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SimonTV

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Did you see the new aquaman film it has a globalist global warming plot? The bad guy is trying to heat the planet to kill everyone and the end Atlantis exposes itself to humans and they use all this pro global government propaganda. like global solutions etc. One line the guy makes a joke about global warming like how could you think it's not true... 

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5 hours ago, SimonTV said:

Did you see the new aquaman film it has a globalist global warming plot? The bad guy is trying to heat the planet to kill everyone and the end Atlantis exposes itself to humans and they use all this pro global government propaganda. like global solutions etc. One line the guy makes a joke about global warming like how could you think it's not true... 

 

No, I haven't seen that film, though I have seen adverts plastered over bus stops.

 

I did notice that Aquaman is played by actor Jason Momoa, who played a key role in the Stargate: Atlantis TV series from several years ago, if that is of any relevance.

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On 12/19/2023 at 10:51 AM, Talorgan said:

 

Beware of globalresearch, they run cover for certain people and will only give you part of the picture. There is truth in their club of Rome statement, but it's not all Edom, and these scoundrel Duginists don't like to reveal the Soviet hand.

Edited by EnigmaticWorld
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  • 2 weeks later...

BBC journalists can freely say these things unchallenged.

 

Why do we seem to see so much flooding these days?

Quote

Why is it events that we referred to as "once in a generation" seem to now happen every winter? Well it all comes down to climate change.

from: https://www.bbc.co.uk/news/live/uk-england-67863282?ns_mchannel=social&ns_source=twitter&ns_campaign=bbc_live&ns_linkname=659549fab255e96a9e4bbe5f%26Why do we seem to see so much flooding these days%3F%262024-01-04T07%3A38%3A13.030Z&ns_fee=0&pinned_post_locator=urn:asset:494b61ee-f029-4ee4-bfc2-4adc8c1656db&pinned_post_asset_id=659549fab255e96a9e4bbe5f&pinned_post_type=share

 

Quote

I have been Environment Correspondent for the BBC in the Midlands for more than 25 years now, which means I can look at flood stories not just as one-off events but in terms of the story they tell.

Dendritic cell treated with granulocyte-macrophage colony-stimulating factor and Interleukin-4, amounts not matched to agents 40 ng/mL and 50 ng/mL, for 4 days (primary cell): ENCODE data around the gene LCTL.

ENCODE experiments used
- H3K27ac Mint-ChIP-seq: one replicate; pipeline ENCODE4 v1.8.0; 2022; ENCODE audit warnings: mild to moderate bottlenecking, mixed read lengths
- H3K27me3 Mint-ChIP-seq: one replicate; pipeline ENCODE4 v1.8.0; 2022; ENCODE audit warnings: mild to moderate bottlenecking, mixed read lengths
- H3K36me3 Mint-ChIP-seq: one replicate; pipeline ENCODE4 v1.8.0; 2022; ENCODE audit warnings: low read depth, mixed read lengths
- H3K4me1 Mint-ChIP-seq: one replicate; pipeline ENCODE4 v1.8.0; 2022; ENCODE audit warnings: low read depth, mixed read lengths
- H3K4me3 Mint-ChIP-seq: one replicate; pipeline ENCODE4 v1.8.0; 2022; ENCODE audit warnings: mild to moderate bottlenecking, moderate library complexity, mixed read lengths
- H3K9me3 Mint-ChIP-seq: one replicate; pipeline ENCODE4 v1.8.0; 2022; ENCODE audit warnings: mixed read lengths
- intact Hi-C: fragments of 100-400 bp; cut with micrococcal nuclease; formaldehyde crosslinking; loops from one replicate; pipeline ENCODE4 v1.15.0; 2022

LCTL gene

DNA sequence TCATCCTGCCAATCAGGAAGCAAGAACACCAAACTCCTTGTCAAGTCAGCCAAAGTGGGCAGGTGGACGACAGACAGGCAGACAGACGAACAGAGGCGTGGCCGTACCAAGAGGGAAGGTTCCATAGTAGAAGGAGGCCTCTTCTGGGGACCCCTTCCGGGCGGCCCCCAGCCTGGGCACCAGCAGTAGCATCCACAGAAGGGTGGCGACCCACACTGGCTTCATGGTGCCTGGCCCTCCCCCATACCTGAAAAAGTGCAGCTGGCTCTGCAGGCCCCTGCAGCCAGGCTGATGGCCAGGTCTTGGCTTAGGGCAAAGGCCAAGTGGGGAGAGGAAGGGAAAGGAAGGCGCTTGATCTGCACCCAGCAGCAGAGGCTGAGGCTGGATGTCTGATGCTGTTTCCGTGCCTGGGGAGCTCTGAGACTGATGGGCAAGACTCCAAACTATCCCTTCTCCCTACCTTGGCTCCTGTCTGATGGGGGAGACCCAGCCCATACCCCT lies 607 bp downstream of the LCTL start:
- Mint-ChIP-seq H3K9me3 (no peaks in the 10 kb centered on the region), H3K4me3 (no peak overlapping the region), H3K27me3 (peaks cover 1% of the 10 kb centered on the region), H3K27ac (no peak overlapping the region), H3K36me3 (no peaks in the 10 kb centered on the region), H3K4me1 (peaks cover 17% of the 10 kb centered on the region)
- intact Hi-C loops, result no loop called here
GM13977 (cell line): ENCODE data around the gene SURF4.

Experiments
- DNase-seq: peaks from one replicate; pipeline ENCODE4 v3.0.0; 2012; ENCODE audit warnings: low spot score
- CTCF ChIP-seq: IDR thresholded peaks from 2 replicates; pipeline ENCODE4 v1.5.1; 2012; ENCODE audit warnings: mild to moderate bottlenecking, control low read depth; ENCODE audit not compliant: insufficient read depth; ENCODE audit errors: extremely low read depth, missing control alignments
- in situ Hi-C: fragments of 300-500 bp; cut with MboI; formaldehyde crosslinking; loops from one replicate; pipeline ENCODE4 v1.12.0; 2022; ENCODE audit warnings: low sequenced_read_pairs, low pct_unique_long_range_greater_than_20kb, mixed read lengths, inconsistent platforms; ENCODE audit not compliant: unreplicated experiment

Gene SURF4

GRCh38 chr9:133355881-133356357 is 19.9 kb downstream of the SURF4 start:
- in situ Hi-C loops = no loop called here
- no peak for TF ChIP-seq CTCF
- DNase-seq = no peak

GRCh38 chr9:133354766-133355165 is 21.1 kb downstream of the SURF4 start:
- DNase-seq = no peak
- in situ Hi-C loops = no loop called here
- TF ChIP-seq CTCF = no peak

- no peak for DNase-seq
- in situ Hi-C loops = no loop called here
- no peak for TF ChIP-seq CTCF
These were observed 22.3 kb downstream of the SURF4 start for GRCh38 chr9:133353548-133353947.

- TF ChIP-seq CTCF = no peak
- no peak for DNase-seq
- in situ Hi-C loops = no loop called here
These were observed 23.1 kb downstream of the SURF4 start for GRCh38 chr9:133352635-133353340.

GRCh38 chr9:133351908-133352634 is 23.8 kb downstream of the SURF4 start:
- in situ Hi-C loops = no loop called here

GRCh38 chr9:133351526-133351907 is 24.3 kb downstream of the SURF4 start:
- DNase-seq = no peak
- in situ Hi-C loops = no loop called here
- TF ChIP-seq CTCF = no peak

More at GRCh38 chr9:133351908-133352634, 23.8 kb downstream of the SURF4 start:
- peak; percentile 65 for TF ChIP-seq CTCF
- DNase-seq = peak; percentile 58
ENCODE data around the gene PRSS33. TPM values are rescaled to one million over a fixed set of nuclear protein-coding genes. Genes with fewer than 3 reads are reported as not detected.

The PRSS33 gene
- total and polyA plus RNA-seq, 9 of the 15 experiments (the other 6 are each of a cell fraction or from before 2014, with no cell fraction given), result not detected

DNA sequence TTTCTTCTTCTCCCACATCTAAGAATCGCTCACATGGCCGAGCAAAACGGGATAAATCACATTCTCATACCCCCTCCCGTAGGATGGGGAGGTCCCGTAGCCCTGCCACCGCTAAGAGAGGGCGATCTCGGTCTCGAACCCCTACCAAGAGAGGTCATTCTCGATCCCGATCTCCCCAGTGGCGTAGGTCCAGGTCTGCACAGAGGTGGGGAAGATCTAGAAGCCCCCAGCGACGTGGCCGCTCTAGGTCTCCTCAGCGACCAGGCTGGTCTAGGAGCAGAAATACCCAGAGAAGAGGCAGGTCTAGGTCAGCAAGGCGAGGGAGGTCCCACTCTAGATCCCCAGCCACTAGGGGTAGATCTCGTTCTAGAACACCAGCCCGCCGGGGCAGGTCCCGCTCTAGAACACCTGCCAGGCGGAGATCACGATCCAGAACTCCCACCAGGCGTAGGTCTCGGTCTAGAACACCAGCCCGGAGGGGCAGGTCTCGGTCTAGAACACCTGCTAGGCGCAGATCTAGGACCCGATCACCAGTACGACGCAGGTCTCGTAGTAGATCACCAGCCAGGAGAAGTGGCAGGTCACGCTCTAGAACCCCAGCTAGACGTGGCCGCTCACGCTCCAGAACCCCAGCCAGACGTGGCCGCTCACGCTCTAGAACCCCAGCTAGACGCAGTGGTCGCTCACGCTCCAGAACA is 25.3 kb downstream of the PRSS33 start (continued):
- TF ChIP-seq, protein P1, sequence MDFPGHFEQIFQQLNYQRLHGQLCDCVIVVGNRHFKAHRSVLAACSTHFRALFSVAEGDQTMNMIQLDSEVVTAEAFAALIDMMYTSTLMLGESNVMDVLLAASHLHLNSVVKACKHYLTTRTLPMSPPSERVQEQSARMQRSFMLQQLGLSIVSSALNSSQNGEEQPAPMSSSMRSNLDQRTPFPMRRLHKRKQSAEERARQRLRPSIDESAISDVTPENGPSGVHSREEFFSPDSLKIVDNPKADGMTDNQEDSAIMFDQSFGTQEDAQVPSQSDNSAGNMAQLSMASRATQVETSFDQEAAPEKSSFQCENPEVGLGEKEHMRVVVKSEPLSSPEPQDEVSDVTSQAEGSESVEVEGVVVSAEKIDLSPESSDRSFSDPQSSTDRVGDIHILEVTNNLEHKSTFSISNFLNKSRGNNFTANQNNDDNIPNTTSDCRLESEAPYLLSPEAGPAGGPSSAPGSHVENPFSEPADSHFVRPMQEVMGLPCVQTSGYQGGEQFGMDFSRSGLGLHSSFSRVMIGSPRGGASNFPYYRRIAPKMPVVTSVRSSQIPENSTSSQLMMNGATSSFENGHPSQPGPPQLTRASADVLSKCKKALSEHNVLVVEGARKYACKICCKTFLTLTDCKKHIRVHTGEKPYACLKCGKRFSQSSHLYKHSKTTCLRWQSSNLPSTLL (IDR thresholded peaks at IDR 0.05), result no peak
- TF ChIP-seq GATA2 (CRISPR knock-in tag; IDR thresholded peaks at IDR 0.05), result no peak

Take Leominster in Herefordshire, which sits where the River Lugg and its tributary the River Kenwater meet.

We have records of levels of the River Lugg going back to 1970 but if we look at floods of more than 2.6m (9ft), most happened post-2000 and, of those, six happened in the last three years.

Actually thanks to the current spate of flooding, make that seven.

 

Well of course, nothing to do with the fact that the Environment Agency hasn't done much dredging of rivers in the last couple of decades.

 

More rainwater, less river volume to carry the water, it doesn't need a genius to work out what happens next!

 

The same 'environment correspondent' adds the following:

 

Would dredging rivers make any difference?

Quote

Spend time along any river reporting about flooding, and sooner or later someone will mention dredging.

The idea is that a large boat floats along, scooping up mud from the bottom of the river and taking it away.

People then imagine the river could carry more water, move quicker and so less flooding.

We did once do a lot of dredging on rivers like the Severn to let boats with deep keels get much further up the river than they do today.

And it's true that for smaller channels and tributaries, removing blockages and even dredging is a vital part of keeping the water flowing.

But to make any difference to a fast-flowing river like the Severn, you would have to remove an extraordinary amount of material from the bottom of the river.

It would be an ecological disaster and the very best you could hope for would be to help upstream communities while it sent even more water downstream, overwhelming the people living there.

Worse, a faster-flowing river might start to erode the banks and pose real danger to properties close to the edge.

Just outside Gloucester docks, I once found the half-submerged remains of the last proper dredging boat on the Severn.

For now that's where it's staying.

from: https://www.bbc.co.uk/news/live/uk-england-67863282?ns_mchannel=social&ns_source=twitter&ns_campaign=bbc_live&ns_linkname=6596ed49f825603c1a381a3b%26Would dredging rivers make any difference%3F%262024-01-05T09%3A10%3A34.157Z&ns_fee=0&pinned_post_locator=urn:asset:59154069-d85e-4b72-adc6-70cfa0d77d46&pinned_post_asset_id=6596ed49f825603c1a381a3b&pinned_post_type=share

 

It's almost like he's 'justifying' the lack of dredging that is done nowadays, as if there is 'no point' to it.

 

Another factor that's never taken into consideration, maybe it seems that more people are being affected by flooding rivers because in the last couple of decades more homes have been built on what were traditionally 'floodplains'?

 

That BBC 'live feed' is full of homeowners complaining about having to spend money on 'flood-proofing' their homes.

 

What did they expect? The developers clearly don't take these things into consideration, and it remains a mystery to those people who buy homes located next to major rivers.

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22 hours ago, Grumpy Owl said:

BBC journalists can freely say these things unchallenged.

 

Why do we seem to see so much flooding these days?

from: https://www.bbc.co.uk/news/live/uk-england-67863282?ns_mchannel=social&ns_source=twitter&ns_campaign=bbc_live&ns_linkname=659549fab255e96a9e4bbe5f%26Why do we seem to see so much flooding these days%3F%262024-01-04T07%3A38%3A13.030Z&ns_fee=0&pinned_post_locator=urn:asset:494b61ee-f029-4ee4-bfc2-4adc8c1656db&pinned_post_asset_id=659549fab255e96a9e4bbe5f&pinned_post_type=share